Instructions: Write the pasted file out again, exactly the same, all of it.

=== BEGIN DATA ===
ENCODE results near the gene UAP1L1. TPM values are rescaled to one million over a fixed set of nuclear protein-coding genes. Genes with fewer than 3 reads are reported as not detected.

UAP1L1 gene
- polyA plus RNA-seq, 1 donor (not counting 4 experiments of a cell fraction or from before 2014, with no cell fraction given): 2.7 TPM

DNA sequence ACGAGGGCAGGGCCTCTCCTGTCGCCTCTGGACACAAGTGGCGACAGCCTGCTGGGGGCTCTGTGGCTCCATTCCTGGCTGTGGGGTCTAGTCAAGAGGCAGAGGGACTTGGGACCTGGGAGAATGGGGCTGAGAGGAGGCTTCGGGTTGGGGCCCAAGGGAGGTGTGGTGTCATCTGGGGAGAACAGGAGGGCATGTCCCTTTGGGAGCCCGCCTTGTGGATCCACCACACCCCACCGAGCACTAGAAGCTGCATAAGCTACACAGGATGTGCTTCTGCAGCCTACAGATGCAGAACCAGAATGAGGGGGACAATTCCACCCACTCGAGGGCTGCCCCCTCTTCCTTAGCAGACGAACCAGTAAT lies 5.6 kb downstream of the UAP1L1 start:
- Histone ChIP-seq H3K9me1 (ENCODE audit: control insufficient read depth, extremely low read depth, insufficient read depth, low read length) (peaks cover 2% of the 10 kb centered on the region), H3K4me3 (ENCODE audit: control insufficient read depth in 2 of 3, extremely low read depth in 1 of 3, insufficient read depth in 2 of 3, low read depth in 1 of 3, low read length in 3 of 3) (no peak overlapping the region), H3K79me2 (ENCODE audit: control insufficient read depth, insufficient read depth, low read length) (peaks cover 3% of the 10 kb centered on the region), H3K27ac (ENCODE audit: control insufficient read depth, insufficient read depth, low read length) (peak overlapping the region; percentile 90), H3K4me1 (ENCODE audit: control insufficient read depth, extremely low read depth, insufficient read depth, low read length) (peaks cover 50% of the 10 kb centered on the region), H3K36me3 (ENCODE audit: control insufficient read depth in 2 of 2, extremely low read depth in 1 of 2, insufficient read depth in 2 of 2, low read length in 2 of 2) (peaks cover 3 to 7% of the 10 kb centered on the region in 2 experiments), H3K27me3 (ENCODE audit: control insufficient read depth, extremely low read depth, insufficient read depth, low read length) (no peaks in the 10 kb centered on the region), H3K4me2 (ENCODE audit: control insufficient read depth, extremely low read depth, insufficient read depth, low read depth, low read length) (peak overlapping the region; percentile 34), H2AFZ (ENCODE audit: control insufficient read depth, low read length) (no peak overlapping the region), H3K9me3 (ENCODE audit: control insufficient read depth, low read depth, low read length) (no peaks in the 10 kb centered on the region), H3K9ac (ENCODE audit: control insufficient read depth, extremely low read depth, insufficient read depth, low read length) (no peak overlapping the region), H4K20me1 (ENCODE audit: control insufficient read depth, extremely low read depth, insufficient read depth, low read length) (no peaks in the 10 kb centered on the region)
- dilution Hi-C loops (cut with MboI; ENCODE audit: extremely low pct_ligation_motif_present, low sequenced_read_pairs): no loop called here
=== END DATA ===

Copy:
ENCODE results near the gene UAP1L1. TPM values are rescaled to one million over a fixed set of nuclear protein-coding genes. Genes with fewer than 3 reads are reported as not detected.

UAP1L1 gene
- polyA plus RNA-seq, 1 donor (not counting 4 experiments of a cell fraction or from before 2014, with no cell fraction given): 2.7 TPM

DNA sequence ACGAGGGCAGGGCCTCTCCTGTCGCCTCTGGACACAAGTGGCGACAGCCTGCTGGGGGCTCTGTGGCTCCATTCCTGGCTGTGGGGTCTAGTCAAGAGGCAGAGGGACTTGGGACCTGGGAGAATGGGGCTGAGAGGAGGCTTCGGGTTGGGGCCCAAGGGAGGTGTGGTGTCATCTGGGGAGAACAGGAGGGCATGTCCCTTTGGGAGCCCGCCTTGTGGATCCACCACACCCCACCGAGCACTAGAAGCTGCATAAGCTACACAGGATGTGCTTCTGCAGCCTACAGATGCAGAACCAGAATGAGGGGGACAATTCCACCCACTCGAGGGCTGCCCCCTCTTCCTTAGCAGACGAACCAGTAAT lies 5.6 kb downstream of the UAP1L1 start:
- Histone ChIP-seq H3K9me1 (ENCODE audit: control insufficient read depth, extremely low read depth, insufficient read depth, low read length) (peaks cover 2% of the 10 kb centered on the region), H3K4me3 (ENCODE audit: control insufficient read depth in 2 of 3, extremely low read depth in 1 of 3, insufficient read depth in 2 of 3, low read depth in 1 of 3, low read length in 3 of 3) (no peak overlapping the region), H3K79me2 (ENCODE audit: control insufficient read depth, insufficient read depth, low read length) (peaks cover 3% of the 10 kb centered on the region), H3K27ac (ENCODE audit: control insufficient read depth, insufficient read depth, low read length) (peak overlapping the region; percentile 90), H3K4me1 (ENCODE audit: control insufficient read depth, extremely low read depth, insufficient read depth, low read length) (peaks cover 50% of the 10 kb centered on the region), H3K36me3 (ENCODE audit: control insufficient read depth in 2 of 2, extremely low read depth in 1 of 2, insufficient read depth in 2 of 2, low read length in 2 of 2) (peaks cover 3 to 7% of the 10 kb centered on the region in 2 experiments), H3K27me3 (ENCODE audit: control insufficient read depth, extremely low read depth, insufficient read depth, low read length) (no peaks in the 10 kb centered on the region), H3K4me2 (ENCODE audit: control insufficient read depth, extremely low read depth, insufficient read depth, low read depth, low read length) (peak overlapping the region; percentile 34), H2AFZ (ENCODE audit: control insufficient read depth, low read length) (no peak overlapping the region), H3K9me3 (ENCODE audit: control insufficient read depth, low read depth, low read length) (no peaks in the 10 kb centered on the region), H3K9ac (ENCODE audit: control insufficient read depth, extremely low read depth, insufficient read depth, low read length) (no peak overlapping the region), H4K20me1 (ENCODE audit: control insufficient read depth, extremely low read depth, insufficient read depth, low read length) (no peaks in the 10 kb centered on the region)
- dilution Hi-C loops (cut with MboI; ENCODE audit: extremely low pct_ligation_motif_present, low sequenced_read_pairs): no loop called here